In essence, it is this external force - the "outside gentleman" that the fortune teller foretells - that serves, not only as an oblique reference to the presence of Allied occupation forces in postwar Italy, but also as a representation of th e country's sentiment over their ambivalence and inutility towards the direction and scope of the reconstruction in their own country. Moreover, Pasquale's orphaning during the war and the status of Giuseppe's family as refugees forced to share a single room at a multi-family boarding house further underscore the boys' (and, in turn, the country's) sense of transience, dislocation, and impotence over their own plight and the determination of their future. It is through this systematic disillusionment that the indelible bookend image of the two friends and their beloved white horse becomes, not a euphoric expression of unbridled freedom, but a desperate, resigned rejection of its severe, inscrutable, and dehumanizing course.
(Source : Internet)
Year : 1973
Run time : 112 min
It's a "woman's picture" of the new sort, the kind in which women make up their own minds and make their own mistakes. His heroine, Clara (a luminous performance by Florinda Bolkan), is harassed and bone-tired and driven to shouting things like "I'd do better as a whore" while she faces the bathroom mirror at dawn. But she has resources she never dreamed she owned.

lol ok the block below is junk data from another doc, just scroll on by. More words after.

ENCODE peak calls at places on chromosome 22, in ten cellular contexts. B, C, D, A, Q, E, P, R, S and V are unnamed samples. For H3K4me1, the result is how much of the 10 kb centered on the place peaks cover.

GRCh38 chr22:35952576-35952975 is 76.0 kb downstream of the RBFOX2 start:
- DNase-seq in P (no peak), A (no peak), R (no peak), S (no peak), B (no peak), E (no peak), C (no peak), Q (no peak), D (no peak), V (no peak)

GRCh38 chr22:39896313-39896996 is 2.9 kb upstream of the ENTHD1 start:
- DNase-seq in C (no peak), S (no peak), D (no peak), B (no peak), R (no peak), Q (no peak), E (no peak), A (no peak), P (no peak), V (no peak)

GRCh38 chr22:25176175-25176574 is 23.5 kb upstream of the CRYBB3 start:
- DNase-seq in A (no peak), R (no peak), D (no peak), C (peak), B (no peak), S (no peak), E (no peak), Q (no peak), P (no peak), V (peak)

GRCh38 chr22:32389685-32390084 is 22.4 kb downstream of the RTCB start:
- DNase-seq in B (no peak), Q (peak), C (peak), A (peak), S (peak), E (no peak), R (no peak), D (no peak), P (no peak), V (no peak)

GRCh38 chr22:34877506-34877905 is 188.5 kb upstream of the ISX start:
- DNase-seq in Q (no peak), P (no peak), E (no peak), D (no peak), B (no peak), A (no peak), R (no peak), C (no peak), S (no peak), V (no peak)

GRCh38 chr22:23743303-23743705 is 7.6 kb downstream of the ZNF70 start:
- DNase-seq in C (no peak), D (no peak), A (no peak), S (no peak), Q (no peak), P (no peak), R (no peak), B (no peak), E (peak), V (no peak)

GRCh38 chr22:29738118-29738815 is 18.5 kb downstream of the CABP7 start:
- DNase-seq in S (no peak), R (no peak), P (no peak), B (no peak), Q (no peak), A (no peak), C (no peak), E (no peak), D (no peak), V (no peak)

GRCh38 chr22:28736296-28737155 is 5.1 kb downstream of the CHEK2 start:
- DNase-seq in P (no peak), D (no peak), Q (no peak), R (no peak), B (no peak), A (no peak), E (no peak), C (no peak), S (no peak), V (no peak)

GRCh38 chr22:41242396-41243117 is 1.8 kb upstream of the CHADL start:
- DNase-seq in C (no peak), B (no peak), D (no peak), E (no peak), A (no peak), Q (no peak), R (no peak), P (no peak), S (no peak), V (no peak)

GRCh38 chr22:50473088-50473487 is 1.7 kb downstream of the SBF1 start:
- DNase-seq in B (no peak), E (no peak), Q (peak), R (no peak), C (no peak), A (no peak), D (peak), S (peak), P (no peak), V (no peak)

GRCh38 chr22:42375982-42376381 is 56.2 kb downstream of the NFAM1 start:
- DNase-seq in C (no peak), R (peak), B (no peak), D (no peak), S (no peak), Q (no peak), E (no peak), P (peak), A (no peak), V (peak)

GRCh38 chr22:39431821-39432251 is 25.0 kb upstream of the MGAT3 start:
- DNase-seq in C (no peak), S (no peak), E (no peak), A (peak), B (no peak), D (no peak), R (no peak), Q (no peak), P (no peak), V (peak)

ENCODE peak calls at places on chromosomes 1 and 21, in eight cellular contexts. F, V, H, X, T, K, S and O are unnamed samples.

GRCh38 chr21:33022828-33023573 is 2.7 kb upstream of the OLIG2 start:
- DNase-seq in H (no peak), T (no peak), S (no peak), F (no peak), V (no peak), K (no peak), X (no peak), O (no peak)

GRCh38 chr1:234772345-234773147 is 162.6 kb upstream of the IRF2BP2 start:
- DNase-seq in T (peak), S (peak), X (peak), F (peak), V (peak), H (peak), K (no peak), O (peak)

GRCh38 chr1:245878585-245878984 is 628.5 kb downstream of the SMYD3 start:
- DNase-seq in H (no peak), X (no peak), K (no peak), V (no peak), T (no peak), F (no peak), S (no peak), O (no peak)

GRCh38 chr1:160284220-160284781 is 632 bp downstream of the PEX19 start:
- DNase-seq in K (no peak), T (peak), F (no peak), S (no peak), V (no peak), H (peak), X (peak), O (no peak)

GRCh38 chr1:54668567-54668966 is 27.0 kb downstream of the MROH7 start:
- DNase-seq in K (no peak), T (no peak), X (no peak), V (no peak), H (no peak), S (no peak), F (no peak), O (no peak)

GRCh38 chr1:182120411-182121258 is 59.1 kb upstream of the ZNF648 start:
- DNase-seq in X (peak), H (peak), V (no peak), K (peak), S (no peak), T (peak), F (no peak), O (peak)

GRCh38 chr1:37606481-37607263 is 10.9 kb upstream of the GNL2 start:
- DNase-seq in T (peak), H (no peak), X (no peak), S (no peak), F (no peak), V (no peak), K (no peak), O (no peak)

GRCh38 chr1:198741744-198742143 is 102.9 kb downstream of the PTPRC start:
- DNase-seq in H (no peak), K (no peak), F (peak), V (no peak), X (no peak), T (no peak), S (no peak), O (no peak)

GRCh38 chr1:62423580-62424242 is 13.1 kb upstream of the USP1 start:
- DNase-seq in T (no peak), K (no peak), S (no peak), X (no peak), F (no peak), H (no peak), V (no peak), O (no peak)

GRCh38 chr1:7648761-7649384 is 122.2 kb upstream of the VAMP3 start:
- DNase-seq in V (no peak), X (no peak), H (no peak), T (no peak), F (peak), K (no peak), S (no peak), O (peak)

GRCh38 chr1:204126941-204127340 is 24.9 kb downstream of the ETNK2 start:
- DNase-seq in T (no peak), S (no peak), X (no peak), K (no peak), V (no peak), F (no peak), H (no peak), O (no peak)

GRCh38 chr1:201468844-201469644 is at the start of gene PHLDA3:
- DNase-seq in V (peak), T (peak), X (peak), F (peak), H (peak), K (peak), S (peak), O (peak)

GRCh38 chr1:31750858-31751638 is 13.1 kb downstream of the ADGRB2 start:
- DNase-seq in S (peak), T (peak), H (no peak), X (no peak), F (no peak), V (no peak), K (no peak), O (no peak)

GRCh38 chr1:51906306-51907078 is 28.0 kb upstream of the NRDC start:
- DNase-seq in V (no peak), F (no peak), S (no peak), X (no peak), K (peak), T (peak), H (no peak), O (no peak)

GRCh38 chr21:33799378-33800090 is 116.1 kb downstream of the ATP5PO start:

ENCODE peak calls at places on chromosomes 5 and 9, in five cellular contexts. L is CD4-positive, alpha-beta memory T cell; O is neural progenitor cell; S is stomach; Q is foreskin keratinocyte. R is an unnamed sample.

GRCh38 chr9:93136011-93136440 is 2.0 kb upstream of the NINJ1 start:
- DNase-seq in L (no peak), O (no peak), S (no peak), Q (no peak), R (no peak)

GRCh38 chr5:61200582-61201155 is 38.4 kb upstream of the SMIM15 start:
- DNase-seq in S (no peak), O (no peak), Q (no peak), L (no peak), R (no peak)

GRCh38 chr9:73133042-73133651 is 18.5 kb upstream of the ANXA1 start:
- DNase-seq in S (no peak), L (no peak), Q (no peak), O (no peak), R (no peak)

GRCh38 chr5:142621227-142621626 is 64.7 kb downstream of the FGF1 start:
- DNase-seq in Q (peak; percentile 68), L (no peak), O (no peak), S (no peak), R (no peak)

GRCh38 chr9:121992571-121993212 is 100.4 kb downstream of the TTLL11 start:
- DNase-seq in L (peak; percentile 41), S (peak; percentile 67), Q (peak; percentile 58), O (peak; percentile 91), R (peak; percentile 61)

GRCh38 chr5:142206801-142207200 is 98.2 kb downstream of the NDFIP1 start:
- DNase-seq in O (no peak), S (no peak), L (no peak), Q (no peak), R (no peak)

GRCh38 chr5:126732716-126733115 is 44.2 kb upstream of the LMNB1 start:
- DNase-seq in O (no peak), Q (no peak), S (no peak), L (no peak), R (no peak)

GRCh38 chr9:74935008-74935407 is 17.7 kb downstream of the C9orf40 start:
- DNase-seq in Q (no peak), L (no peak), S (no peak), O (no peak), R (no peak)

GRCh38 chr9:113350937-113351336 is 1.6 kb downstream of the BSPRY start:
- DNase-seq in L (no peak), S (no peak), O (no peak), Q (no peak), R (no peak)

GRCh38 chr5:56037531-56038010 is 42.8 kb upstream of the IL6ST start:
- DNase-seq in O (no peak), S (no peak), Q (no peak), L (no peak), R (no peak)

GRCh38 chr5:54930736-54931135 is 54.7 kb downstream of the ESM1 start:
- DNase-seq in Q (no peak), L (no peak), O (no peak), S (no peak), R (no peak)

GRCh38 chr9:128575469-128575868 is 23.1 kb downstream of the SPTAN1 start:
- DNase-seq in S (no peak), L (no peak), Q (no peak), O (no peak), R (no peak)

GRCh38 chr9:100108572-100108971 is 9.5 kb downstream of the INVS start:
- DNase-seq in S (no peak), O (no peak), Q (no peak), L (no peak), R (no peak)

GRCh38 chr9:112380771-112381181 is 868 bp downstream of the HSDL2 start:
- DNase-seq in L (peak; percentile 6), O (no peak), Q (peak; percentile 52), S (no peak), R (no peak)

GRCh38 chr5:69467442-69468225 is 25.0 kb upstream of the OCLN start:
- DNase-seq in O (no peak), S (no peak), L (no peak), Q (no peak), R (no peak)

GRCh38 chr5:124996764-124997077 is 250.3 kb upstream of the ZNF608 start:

She leads a grim existence as a factory worker. Her husband has been hit by a motorcycle and is laid off with a broken leg. Her brother-in-law spies on her and her mother-inlaw spits on her. She's been diagnosed as a tuberculosis victim and sent to a sanitorium in the mountains, courtesy of the National Health Service. And now she has met a young man who is desperately in love with her.
De Sica quotes Appollinaire: "Sickness is the vacation of the poor." That's the case here, and as the doctor tells Clara of the spot on her lung and prescribes a month or two in the mountains, the faces of her family shrink into meanness and envy. There is the thought, never quite spoken aloud, that her duty as a wife and mother is to stay in
This is a woman who tells her husband it will take the police to get her back to
For the screenplay of "A Brief Vacation," de Sica returned to his old collaborator Cesare Zavattini, the man who wrote "Bicycle Thief" and "Shoeshine." It's as if, at 73, he wanted to touch base again in case this was going to be his last film.
(Source : http://rogerebert.suntimes.com)